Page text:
Thursday, December 17, 2015

Stop the Job – Learning from the LA School District Terror Hoax

There’s a common story told in the safety profession to illustrate a kind of measure of the culture of safety within an organization. A lone mechanic finishes a job on a piece of equipment but something doesn’t feel right to him. Unfortunately the equipment is going into a passenger aircraft and if the mechanic is right the plan could crash, killing all aboard. Of course, there’s also a chance the mechanic is wrong and there is nothing wrong with the aircraft. And if he were to go back and check his work it would mean admitting that he might have made a mistake and also halting take off, which is very upsetting and could cost the organization money and reputation.

In the story, the mechanic goes and tells his boss about the problem, halts the take-off and they go and check the piece of equipment. It turns out the mechanic is right, the equipment was not fixed correctly and it is highly likely that had the aircraft taken off it would have crashed. The mechanic is praised as a hero and usually this is shown as an example of an organization with a good culture of safety. (Note - There are different versions of this story told in different environments and industries, some true, some not true.)

That’s all well and good, but we think that if you really want to test a culture to see what it values we should see what happens when the mechanic is wrong. By that we mean, what do you think would happen in the story if the mechanic halts the take off and it turns out there was nothing wrong with the equipment, there was nothing to worry about? Wouldn’t that be a better example of how the organization responds to people bringing up concerns? After all, if they only praise someone when everything works out that’s not that interesting. If they only praise correct concerns then they are reinforcing being correct, not the bringing up of concerns.

It turns out that in the news recently in the US we had a great example of the above scenario. A terrorist threat emerged to schools in major US cities, prompting the Los Angeles Unified School District to shut down its schools. This was no small task, given that the school district is the second largest in the nation. This shutdown occurred at great cost to Los Angeles and significantly disrupted the lives of hundreds of thousands, if not millions of people.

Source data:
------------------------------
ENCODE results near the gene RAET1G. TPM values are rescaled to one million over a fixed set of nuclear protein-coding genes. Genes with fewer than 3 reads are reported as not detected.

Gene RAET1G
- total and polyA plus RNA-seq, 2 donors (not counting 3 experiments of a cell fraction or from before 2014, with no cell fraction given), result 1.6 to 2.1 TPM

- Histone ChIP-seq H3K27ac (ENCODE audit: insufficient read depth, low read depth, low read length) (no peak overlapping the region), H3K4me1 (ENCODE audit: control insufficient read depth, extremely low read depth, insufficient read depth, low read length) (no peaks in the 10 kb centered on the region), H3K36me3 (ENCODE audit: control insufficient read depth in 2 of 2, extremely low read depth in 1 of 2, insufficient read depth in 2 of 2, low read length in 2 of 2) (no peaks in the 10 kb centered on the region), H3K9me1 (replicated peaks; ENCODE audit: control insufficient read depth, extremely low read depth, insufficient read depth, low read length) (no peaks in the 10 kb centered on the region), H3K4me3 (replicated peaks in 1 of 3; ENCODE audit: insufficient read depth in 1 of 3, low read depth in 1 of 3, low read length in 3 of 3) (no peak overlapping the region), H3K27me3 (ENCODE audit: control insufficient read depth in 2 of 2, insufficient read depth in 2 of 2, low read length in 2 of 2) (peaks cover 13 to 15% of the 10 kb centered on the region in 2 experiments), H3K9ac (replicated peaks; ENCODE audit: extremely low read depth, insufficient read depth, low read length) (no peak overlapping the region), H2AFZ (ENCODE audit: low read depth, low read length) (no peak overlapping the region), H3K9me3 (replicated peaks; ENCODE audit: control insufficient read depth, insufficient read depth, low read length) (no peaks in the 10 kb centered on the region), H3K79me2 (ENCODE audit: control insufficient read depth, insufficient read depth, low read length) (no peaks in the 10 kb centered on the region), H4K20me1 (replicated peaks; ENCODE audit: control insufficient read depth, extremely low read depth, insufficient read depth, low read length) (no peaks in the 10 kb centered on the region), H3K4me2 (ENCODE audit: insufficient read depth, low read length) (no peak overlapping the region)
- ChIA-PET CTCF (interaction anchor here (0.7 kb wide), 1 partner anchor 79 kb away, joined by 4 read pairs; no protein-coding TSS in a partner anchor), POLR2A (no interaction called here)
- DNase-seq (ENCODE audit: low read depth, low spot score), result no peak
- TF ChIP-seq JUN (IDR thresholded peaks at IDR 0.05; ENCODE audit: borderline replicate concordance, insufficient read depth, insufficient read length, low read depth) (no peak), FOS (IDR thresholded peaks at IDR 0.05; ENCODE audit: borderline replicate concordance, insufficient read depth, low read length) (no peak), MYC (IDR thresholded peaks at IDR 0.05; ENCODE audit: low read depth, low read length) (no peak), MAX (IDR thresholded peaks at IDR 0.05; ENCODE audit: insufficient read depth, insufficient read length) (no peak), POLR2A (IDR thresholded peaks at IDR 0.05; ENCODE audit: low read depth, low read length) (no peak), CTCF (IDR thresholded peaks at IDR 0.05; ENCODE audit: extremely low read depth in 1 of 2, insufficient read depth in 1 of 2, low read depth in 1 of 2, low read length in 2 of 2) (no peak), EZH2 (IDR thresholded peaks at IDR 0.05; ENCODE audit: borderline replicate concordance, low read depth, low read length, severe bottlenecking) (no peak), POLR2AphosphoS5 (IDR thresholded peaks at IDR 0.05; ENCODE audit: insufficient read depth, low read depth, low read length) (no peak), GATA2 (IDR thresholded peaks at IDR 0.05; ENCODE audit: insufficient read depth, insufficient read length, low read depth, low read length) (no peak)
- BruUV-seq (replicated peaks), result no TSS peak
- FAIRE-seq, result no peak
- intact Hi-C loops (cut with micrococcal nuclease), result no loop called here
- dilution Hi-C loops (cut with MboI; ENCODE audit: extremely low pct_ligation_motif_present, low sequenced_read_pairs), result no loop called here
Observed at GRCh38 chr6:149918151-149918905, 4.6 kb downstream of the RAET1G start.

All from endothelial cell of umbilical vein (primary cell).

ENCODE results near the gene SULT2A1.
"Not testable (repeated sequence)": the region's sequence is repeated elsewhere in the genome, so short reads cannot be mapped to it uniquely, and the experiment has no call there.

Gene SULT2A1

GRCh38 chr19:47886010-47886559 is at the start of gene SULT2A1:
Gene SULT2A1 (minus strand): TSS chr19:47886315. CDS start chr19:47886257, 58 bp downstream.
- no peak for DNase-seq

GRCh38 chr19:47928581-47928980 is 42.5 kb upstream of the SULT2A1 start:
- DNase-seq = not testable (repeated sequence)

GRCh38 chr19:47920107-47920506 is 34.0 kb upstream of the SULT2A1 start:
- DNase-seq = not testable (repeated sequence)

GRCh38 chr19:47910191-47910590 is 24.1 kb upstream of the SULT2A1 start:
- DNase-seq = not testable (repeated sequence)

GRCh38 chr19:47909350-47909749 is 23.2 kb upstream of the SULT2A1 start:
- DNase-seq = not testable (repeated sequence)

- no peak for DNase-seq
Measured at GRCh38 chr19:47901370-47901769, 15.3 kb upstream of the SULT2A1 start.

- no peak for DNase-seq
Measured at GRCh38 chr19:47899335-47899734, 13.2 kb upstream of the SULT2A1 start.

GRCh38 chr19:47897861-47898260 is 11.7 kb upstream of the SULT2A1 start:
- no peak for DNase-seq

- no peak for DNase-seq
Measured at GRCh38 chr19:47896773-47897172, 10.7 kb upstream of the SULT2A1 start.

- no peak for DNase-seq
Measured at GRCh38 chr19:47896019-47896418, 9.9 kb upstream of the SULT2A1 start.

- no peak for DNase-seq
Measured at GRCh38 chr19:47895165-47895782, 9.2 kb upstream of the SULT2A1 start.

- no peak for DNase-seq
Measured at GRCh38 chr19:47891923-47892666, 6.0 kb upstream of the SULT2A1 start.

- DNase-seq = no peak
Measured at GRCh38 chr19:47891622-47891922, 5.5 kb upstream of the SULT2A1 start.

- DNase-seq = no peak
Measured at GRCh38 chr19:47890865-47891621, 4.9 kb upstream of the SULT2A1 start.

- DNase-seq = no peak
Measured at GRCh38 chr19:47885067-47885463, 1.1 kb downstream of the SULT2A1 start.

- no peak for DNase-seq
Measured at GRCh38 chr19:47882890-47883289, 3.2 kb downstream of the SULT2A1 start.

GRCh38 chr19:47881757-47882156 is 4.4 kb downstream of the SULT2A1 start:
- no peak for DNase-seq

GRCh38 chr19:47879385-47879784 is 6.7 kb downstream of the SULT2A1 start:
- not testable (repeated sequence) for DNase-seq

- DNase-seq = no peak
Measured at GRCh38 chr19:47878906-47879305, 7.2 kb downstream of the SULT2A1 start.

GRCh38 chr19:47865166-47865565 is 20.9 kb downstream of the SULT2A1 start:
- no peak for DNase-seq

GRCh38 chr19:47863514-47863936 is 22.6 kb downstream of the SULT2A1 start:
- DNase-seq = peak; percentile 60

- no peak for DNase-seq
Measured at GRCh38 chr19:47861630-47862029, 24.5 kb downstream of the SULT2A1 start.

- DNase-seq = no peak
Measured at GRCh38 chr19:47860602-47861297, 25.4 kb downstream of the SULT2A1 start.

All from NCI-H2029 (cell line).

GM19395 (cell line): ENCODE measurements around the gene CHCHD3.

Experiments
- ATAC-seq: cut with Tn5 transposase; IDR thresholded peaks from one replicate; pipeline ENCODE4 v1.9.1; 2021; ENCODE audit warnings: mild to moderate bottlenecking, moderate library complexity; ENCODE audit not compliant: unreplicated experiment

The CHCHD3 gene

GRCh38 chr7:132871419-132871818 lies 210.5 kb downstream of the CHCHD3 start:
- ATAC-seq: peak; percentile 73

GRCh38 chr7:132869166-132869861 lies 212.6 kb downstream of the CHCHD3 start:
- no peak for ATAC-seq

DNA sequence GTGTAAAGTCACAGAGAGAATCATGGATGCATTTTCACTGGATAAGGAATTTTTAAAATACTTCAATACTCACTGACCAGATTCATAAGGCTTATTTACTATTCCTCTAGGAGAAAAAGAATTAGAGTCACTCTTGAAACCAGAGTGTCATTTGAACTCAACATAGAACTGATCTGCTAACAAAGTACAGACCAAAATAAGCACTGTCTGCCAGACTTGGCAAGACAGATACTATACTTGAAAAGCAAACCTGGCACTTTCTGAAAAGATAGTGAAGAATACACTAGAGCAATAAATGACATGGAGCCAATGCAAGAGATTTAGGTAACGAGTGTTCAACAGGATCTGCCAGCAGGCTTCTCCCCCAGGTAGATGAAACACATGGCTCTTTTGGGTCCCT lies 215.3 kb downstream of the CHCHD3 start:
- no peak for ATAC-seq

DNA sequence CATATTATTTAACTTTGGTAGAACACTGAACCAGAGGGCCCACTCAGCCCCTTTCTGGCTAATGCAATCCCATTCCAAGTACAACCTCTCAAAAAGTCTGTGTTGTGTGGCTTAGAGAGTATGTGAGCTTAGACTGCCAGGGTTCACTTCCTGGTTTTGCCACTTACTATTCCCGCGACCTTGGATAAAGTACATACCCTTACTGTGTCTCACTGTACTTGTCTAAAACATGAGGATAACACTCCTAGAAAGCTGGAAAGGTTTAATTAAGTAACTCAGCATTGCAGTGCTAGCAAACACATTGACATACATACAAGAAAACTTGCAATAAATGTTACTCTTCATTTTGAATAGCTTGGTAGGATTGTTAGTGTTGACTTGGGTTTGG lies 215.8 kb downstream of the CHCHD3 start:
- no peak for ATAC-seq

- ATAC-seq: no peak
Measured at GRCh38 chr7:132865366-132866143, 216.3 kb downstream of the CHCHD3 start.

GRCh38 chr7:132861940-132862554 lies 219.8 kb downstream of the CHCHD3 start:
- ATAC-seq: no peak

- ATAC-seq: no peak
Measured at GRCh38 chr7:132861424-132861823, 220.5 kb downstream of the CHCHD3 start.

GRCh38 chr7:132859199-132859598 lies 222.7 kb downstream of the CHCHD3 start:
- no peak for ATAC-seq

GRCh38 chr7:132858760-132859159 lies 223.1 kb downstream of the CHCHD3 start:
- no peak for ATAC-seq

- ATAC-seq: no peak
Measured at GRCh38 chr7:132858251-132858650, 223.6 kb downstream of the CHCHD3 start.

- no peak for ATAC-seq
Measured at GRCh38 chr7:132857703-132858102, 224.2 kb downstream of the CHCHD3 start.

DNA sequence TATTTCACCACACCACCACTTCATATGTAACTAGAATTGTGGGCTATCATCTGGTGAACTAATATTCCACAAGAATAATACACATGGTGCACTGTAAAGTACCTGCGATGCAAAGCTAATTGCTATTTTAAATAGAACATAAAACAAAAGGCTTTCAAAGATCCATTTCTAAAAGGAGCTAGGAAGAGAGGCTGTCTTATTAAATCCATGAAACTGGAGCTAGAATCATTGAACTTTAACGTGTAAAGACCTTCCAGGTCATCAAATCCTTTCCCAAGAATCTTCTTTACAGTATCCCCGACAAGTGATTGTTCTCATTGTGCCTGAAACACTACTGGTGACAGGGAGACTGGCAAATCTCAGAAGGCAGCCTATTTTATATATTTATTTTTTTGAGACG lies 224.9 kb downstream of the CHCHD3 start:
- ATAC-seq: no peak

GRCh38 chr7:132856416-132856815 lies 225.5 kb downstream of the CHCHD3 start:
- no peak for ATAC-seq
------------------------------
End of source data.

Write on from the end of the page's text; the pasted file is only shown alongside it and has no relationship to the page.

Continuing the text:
Unfortunately, the threat was identified later as a hoax. The schools did not need to shut down and the next day kids were back at school.

Do you see the parallels with the story of the mechanic?

It will be very interesting to see the response to this situation. What will happen to those who ordered the evacuation? What about those in New York, who received the same threat but didn’t order an evacuation of New York schools? What happens to them?

Obviously all we can do is speculate at this point. But we can say a few things about what we hope happens, because, after all, there may be a few things we can learn from this incident in our organizations. When we have people bring up safety concerns and halt production as a result that is something we obviously want to have happen when there is a legitimate issue. However, we also don’t want people doing this so much that they make it impossible for the organization to do business, and we also don’t want people taking advantage of safety concerns as an excuse to stop a job for another reason. So how can we design a system that allows people to bring up concerns but doesn’t do so excessively?

First, stop rewarding outcomes. Whether the person bringing up the concern is right or wrong should not be relevant. The Mayors of LA and New York should not reward or punish those over the their respective school systems based on the fact that the threat was a hoax. In every situation there are certain aspects that are within our control and other aspects that we have no control over. This means there’s a probability aspect in all situations. You could do everything right and still end up with the wrong result. If you punish someone for bringing up a concern that will be the fastest way to stop getting concerns brought to your attention.

Keep in mind as well that doing nothing is a form of punishment. This isn’t because of anything you did, but because of the situation. Remember the mechanic? It took courage to admit a potential mistake and bring his concern to the attention of his boss. To be wrong on top of that doesn’t feel good. They feel stupid. They are being punished by the situation. So if we do not reward the bringing of concerns in some way we facilitate their punishment by allowing the situation to punish them.

Now this doesn’t mean we have to throw a big party every time someone brings up a concern or give them money or something like that. That may be appropriate sometimes, but you definitely don’t want to do it every time. Even a simple, genuine “thank you so much for bringing this up!” followed by action to investigate the concern is enough to show that you appreciate it. You could even take steps to shield them from any flack the person could get from others by acknowledging your appreciation of them to others.